In first-party insurance scenarios, an insured seeks coverage directly from its insurance company for its losses (in contrast to third-party insurance, in which an insured seeks its insurance company’s help defending and paying for claims against the insured). Both types of insurance scenarios frequently involve work product protection issues.
In Club Gene & Georgetti, LP v. XL Insurance America, Inc., No. 20 C 652, 2021 U.S. Dist. LEXIS 64759 (N.D. Ill. Apr. 2, 2021), the court assessed when an insurance company facing a first-party claim from an insured reasonably anticipated litigation with that insured (and therefore could claim work product protection). Not surprisingly, this question frequently arises after an event like the one the court addressed in this case – in which "[t]he plaintiff’s steakhouse was damaged in a fire . . . of unknown origin"]. Id. at *3, *6, The court applied the majority rule in first-party insurance cases: "drawing a line at the point where a subrogation decision is made." Id. at *13. In other words, an insurance company investigating a suspicious fire or similar event cannot claim work product protection until it decides to deny its insured’s first-party claim. Interestingly, just one day earlier the Southern District of New York (Judge Furman) dealt with a first-party insured’s work product claim – noting that "the rule that . . . a party anticipates litigation only once an insurance claim has been denied – applies to insurers . . . not to insureds." Tower 570 Co. v. Affiliated FM Ins. Co., No. 20-CV-0799 (JMF), 2021 U.S. Dist. LEXIS 63955, at *10 (S.D.N.Y. Apr. 1, 2021).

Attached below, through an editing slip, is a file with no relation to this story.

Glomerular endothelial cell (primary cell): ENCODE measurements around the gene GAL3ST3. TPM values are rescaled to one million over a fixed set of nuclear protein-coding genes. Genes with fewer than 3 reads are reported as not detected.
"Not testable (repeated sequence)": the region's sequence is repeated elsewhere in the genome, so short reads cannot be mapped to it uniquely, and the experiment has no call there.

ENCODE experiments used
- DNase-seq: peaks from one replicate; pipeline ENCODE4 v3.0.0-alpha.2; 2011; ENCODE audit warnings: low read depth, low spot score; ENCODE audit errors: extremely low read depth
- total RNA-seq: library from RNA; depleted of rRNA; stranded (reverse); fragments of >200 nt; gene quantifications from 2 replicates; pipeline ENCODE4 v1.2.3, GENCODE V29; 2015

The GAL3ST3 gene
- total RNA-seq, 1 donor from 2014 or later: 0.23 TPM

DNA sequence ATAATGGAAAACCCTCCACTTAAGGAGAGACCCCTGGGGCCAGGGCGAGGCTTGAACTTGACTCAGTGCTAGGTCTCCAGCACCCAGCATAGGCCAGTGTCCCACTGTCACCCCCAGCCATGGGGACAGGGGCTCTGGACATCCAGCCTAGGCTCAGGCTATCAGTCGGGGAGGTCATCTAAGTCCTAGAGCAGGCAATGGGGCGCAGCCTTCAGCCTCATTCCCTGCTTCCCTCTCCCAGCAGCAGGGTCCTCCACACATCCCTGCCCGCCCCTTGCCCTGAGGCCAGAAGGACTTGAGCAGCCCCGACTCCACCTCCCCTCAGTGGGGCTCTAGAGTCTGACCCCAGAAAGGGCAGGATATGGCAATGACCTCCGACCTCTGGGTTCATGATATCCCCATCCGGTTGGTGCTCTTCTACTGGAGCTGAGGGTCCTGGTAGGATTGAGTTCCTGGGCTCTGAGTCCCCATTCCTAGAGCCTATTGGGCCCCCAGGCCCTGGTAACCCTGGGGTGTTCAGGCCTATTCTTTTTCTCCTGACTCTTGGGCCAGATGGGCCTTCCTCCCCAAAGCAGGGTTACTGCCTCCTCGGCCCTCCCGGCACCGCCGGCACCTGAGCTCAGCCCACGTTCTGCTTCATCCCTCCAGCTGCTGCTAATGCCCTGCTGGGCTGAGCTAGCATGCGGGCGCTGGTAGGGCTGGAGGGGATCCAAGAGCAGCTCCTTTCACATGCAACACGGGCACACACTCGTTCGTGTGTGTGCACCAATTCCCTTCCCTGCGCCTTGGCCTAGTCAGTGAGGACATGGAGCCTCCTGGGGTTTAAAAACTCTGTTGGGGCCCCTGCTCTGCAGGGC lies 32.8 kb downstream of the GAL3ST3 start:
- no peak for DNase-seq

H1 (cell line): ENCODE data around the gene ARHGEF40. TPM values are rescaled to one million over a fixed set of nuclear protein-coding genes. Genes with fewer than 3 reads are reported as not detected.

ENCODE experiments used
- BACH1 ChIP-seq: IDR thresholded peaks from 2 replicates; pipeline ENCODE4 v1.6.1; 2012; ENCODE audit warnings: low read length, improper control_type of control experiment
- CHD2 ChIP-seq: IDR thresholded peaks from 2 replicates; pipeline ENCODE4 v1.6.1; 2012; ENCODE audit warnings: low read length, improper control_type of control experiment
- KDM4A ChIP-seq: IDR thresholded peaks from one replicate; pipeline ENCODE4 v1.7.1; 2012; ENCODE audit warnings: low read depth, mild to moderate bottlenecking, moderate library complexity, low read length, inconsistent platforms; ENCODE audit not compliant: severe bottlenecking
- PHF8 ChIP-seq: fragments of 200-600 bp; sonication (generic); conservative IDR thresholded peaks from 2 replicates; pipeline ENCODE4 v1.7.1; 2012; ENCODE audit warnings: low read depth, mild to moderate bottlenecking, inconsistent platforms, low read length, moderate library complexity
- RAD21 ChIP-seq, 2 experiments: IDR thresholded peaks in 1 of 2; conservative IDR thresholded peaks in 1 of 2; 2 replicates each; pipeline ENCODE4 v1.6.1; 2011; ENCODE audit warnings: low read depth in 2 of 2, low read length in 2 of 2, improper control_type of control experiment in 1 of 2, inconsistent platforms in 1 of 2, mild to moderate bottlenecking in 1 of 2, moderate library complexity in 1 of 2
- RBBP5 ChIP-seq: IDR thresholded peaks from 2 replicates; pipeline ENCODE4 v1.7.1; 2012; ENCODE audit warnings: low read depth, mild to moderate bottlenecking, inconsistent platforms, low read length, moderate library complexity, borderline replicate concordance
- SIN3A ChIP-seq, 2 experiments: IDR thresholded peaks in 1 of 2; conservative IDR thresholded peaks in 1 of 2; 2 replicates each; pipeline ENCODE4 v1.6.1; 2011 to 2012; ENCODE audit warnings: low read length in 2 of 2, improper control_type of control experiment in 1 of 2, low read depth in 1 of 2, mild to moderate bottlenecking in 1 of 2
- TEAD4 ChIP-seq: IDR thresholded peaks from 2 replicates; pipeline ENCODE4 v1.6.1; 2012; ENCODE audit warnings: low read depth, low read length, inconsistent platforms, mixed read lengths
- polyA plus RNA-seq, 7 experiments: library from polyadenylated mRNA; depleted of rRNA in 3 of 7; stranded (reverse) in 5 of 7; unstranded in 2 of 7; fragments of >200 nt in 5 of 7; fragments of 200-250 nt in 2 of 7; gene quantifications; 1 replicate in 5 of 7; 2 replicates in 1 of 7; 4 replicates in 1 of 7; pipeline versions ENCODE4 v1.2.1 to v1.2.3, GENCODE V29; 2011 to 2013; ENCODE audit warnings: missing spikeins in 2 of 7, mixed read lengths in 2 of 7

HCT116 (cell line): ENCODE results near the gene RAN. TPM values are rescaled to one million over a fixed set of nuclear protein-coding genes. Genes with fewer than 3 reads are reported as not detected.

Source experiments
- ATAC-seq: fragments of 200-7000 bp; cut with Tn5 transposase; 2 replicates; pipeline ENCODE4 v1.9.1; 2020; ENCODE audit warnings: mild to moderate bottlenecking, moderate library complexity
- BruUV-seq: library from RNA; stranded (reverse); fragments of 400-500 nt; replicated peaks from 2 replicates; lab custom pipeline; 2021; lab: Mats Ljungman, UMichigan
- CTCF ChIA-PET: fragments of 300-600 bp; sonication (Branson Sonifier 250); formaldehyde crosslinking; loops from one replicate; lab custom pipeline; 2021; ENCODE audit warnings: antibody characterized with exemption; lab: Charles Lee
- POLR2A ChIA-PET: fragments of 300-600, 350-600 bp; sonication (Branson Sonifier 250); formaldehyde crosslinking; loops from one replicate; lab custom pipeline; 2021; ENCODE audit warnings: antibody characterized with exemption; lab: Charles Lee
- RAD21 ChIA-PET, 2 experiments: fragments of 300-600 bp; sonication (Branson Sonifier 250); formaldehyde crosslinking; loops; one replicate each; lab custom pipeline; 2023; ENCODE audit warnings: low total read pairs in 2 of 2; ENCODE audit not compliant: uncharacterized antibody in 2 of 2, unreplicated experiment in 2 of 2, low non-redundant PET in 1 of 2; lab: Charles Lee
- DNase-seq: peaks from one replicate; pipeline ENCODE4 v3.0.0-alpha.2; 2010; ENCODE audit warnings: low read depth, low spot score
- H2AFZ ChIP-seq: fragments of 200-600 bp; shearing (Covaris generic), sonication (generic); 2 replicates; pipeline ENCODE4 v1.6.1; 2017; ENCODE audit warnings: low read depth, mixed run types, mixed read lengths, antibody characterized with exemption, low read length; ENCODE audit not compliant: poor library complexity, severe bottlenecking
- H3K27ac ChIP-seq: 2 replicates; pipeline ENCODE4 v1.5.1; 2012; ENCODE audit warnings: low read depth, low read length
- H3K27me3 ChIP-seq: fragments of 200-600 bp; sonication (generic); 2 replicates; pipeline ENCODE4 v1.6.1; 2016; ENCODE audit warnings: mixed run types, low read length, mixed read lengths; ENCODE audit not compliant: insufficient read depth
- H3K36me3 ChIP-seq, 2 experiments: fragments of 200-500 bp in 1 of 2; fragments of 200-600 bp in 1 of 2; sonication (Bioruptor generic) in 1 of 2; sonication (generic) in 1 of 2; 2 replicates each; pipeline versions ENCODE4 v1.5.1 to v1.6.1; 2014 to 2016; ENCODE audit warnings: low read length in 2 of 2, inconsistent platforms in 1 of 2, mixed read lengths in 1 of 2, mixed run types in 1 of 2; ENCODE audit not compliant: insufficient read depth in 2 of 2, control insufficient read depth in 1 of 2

Third-party insurance scenarios are more complicated. Courts take widely varying views of when an insurance company may claim work product protection when investigating a third party's claims (and possible litigation) against its insured – rather than its insured's direct claims against the insurance company.